Air Research

Indoor Air Quality: Air pollution “is the biggest environmental risk to [human] health” according to the World Health Organization. While the majority of air-pollution related deaths are strongly associated with a person’s age and country of origin’s economic status, poor indoor air quality (IAQ) has been correlated with health impacts ranging from transient symptoms such as difficulty concentrating, and headaches, to chronic, more serious symptoms such as asthma and cancer in both developing and developed nations. IAQ diminishes as levels of carbon dioxide (CO2), volatile organic compounds (VOCs) and particulate matter (PM) increase, each with measurable impacts to human health. The potential for Indoor Air Quality issues and related health impacts to be addressed through building-integrated phytoremediation systems is an active and evolving area of research.

 

Building Integrated Wind Energy: Building-integrated wind energy is gaining considerable traction, as evinced by a number of high-profile projects around the world. Among the strategies for integration, using the building form to augment wind flows onto the turbines can significantly increase energy production, compared to using the buildings merely as towers for mounting the turbines. However, most of the existing proposals for this form-based augmentation utilize large non-yawing wind turbines.

This severely limits their applicability, especially in urban environments where the wind flows are typically turbulent and variable. Additionally, the structural and safety issues that result from these strategies require significant mitigation measures. This research and development area investigates the viability of deploying smaller distributed turbines mounted on the exterior of aerodynamically shaped buildings, based on the concept of the Wind Assisted Rotor Platform (WARP). The WARP system uses saddle ridge shaped modules to amplify and channel wind flows onto attached turbines. As part of this study, different WARP-based configurations are being evaluated against other comparable wind augmentation options for single tower buildings on the basis of potential energy yields and usable floor space area. The results show that the new approach can generate up to 150% greater energy yield than the next highest alternative. Further analysis of the proposed approach also suggests that it can allow for harnessing a wide range of wind directions, while freeing up valuable interior space, offering it huge advantages in variety of design situations.”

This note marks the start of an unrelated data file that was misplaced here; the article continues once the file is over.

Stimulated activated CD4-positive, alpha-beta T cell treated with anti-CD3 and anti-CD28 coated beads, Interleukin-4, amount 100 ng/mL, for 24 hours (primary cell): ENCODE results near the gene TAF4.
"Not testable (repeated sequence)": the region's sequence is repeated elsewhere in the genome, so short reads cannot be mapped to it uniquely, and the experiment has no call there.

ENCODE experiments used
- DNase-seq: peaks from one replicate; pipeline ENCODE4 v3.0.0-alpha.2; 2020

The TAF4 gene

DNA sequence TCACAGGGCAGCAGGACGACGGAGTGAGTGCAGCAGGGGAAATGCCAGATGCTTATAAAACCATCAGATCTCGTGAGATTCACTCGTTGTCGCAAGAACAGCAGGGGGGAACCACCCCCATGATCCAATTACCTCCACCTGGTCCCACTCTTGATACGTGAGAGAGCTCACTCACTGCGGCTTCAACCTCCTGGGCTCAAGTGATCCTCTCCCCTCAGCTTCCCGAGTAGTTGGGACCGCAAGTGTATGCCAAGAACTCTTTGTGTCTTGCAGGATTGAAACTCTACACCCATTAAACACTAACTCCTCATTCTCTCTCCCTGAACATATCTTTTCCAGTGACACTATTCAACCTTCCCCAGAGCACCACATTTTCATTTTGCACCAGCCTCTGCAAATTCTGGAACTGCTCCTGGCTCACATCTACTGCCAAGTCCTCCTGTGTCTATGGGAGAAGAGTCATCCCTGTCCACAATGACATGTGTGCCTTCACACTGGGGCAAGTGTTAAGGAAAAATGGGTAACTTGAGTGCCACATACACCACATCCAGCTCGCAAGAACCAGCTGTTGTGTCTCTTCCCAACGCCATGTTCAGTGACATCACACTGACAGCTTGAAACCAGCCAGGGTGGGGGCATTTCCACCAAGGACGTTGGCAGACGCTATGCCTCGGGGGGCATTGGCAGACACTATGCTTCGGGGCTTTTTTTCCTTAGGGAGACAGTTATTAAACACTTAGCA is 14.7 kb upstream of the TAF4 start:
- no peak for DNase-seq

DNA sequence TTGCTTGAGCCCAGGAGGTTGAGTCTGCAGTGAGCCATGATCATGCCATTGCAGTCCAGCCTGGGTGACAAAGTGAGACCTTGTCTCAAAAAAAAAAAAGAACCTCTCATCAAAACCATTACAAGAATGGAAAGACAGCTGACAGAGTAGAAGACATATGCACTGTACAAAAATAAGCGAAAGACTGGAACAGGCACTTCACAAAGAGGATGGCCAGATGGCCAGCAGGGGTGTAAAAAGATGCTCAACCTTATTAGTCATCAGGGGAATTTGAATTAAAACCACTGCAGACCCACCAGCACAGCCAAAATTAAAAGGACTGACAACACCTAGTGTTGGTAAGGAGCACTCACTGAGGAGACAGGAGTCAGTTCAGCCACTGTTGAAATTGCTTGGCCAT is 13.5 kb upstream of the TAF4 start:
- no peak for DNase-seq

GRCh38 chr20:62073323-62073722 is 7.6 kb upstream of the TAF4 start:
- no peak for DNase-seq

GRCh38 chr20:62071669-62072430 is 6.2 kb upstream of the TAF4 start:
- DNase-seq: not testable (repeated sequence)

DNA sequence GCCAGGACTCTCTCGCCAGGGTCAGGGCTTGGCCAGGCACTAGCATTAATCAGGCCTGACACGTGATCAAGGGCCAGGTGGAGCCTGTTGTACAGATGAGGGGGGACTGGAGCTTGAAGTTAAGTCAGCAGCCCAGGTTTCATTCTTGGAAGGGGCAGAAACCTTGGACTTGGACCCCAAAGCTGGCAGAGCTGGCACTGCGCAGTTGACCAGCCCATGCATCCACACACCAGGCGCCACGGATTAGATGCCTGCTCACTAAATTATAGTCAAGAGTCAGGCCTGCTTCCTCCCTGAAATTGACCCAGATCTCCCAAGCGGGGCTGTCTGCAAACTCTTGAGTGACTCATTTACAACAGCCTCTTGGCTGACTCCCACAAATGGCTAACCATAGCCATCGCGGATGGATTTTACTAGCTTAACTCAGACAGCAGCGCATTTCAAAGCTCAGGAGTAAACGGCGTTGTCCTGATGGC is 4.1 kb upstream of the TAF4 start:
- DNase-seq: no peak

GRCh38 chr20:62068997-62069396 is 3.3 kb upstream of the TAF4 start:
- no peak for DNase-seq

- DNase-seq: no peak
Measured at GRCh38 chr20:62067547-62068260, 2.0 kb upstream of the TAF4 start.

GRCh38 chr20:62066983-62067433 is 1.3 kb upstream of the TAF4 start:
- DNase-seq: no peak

Related Research

Sponsorship to Date

NYSERDA, NYCDDC,

NSF, 

NYSTAR

Research Teams:

Anna Dyson, Jason Vollen, Chris Letchford, Michael Amitay, Ajith Rao, David Menicovich, Nina Al-Sharify, Teresa Rainey, Ning Xiang, Rhett Russo, Phoebe Mankiewicz.

Industrial Collaborators:

SOM, FABS

Other Collaborators:

CEFPAC, RPI

Select Publications

C.W. Letchford, D.C. Lander, P. Case, A. Dyson, M. Amitay, (2016) Bio-mimicry inspired tall buildings: The response of cactus-like buildings to wind action at Reynolds Number of 10x4, Journal of Wind Engineering and Industrial Aerodynamics, Volume 150, Pages 22-30. 

Menicovich, D., et al. (2014) "Improving aerodynamic performance of tall buildings using Fluid based Aerodynamic Modification." Journal of Wind Engineering and Industrial Aerodynamics 133: 263-273.

Menicovich, D., et al. (2012) "A Different Approach to the Aerodynamic Performance of Tall Buildings." Council on Tall Buildings and Urban Habitats Technical Paper(Issue IV): 18-23.

Patents

Methods and Systems of Modifying Air Flow at Building Structures

Dyson, A., Vollen J., Amitay M., Stark P., Rao A., DeMauro E., Menicovich D. (2015).U.S. Application No. US20150308103A1

Contact us

Yale Center for Ecosystems in Architecture

CEA 

Yale School of Architecture                      

180 York Street, New Haven, CT, 06511

203.432.2288 | cea@yale.edu

  • White Facebook Icon
  • White Twitter Icon
  • White Instagram Icon

© 2020 | CEA